Since the arrival of the original Leatt Brace in motocross a couple of years ago, the trend for the ‘toilet seat around your neck’ has spread to downhill racing.
Fashion aside, these braces are designed to keep you out of a wheelchair as bikes and tracks get faster and faster
Alpinestars’ new Bionic neck brace is visibly different from its rivals. The slimmer, more compact shape is the result of extensive testing.
After researching what are defined as ‘catastrophic neck injuries’, where the rider’s neck is subjected to compressive forces strong enough to cause paralysis – they’ve come up with a design they claim greatly improves safety.
They discovered that the worst injuries were caused by compression from riders landing on top of their head, rather than backward (hyperextension) or forward (hyperflexion) movements. These impacts usually result in muscular injuries, so the brace’s raised front and rear areas help dissipate these forces.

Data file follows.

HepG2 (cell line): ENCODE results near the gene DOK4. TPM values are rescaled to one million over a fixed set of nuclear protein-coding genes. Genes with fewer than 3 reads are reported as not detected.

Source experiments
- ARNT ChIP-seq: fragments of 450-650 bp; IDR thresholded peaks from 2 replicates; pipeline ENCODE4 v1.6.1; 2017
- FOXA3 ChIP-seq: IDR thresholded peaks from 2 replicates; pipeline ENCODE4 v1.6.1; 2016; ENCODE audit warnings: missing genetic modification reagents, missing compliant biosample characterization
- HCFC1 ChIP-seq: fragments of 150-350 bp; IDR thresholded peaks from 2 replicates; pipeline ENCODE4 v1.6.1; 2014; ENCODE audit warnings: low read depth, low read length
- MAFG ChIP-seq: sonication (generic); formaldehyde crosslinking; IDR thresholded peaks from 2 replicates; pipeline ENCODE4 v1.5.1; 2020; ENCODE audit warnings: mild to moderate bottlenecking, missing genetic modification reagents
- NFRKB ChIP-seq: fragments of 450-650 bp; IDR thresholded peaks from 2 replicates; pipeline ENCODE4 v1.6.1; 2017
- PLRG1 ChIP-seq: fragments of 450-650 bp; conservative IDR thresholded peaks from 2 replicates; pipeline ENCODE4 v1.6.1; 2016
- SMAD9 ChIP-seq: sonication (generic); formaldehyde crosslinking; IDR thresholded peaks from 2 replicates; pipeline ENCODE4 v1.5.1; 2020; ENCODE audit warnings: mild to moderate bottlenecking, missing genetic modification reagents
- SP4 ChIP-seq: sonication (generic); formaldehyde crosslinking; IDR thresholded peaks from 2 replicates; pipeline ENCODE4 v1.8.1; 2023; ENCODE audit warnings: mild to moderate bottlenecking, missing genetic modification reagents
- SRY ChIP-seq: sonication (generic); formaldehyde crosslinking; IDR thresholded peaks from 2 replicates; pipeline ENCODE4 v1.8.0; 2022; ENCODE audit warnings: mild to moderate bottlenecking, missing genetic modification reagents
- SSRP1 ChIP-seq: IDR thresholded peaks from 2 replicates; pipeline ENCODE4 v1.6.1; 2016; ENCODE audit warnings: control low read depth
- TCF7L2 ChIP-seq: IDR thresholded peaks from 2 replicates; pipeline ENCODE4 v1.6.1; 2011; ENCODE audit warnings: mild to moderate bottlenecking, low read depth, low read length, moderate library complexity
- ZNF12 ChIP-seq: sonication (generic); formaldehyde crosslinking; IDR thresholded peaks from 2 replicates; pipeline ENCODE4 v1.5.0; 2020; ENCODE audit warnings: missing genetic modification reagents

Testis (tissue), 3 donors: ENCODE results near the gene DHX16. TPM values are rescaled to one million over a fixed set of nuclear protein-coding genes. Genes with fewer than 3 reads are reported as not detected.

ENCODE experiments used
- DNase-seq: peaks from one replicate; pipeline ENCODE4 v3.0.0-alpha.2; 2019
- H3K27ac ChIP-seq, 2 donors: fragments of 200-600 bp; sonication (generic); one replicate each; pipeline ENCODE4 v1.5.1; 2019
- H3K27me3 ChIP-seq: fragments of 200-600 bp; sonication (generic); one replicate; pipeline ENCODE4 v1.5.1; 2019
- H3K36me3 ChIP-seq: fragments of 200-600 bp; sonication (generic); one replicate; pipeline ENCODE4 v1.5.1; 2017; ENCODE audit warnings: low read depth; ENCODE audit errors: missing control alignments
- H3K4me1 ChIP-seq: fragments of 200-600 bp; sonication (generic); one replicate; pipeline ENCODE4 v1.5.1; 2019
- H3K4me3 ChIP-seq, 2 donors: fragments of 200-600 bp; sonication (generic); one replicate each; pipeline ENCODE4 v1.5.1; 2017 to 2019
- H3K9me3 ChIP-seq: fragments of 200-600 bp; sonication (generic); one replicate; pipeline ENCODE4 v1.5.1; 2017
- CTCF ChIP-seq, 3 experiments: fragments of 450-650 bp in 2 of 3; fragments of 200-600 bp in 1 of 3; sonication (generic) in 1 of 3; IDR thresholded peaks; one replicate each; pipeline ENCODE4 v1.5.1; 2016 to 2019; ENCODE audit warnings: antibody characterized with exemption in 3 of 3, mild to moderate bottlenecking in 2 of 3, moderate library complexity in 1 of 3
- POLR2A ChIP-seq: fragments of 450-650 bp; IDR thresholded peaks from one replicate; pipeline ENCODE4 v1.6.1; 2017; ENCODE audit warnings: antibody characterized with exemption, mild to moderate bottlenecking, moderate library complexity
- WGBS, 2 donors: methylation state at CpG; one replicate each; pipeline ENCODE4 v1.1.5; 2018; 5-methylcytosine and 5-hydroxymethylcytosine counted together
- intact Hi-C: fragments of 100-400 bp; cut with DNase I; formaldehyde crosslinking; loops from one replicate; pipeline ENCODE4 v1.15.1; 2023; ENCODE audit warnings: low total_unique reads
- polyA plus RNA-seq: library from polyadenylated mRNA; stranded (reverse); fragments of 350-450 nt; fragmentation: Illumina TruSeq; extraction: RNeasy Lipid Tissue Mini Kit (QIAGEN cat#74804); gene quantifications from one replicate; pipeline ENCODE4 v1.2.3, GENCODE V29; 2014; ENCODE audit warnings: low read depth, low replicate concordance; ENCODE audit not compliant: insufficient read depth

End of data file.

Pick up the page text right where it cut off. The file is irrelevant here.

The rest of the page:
The Bionic brace aims to stop compression injuries with a raised impact area that makes contact with the rim of your helmet and halts the compression of your neck. It’s all about minimising the gap between brace and helmet, but maintaining movement and comfort for the rider.
This is something that the Bionic manages brilliantly. Halfway through our first run wearing it, we’d forgotten it was there. With a weight of just 1.2kg and a low-profile shape, it sits in place snugly, leaving you to just get on with riding.
We were dubious about the two slim elastic straps that hold the brace in place, however. They do their job well for the most part – there was a bit of movement through really chattery root sections, but it was pretty minimal.
But for the sake of longevity, we’d pay a bit extra and invest in the A-Strap system that secures the brace around your chest and offers a bit more adjustment.
The Bionic also features Alpinestars’ patented Pivot Key removal system, which allows the brace’s body to be broken down into three pieces. This helps paramedics remove it quickly and you can fit it in your kit bag a bit more easily too.
If you’re utterly wedged up, there’s a full-carbon version of the Bionic, but it will sting you for a shade under £500. In terms of comfort it’s hard to fault the standard Bionic and the piece of mind it offers is definitely worth the investment.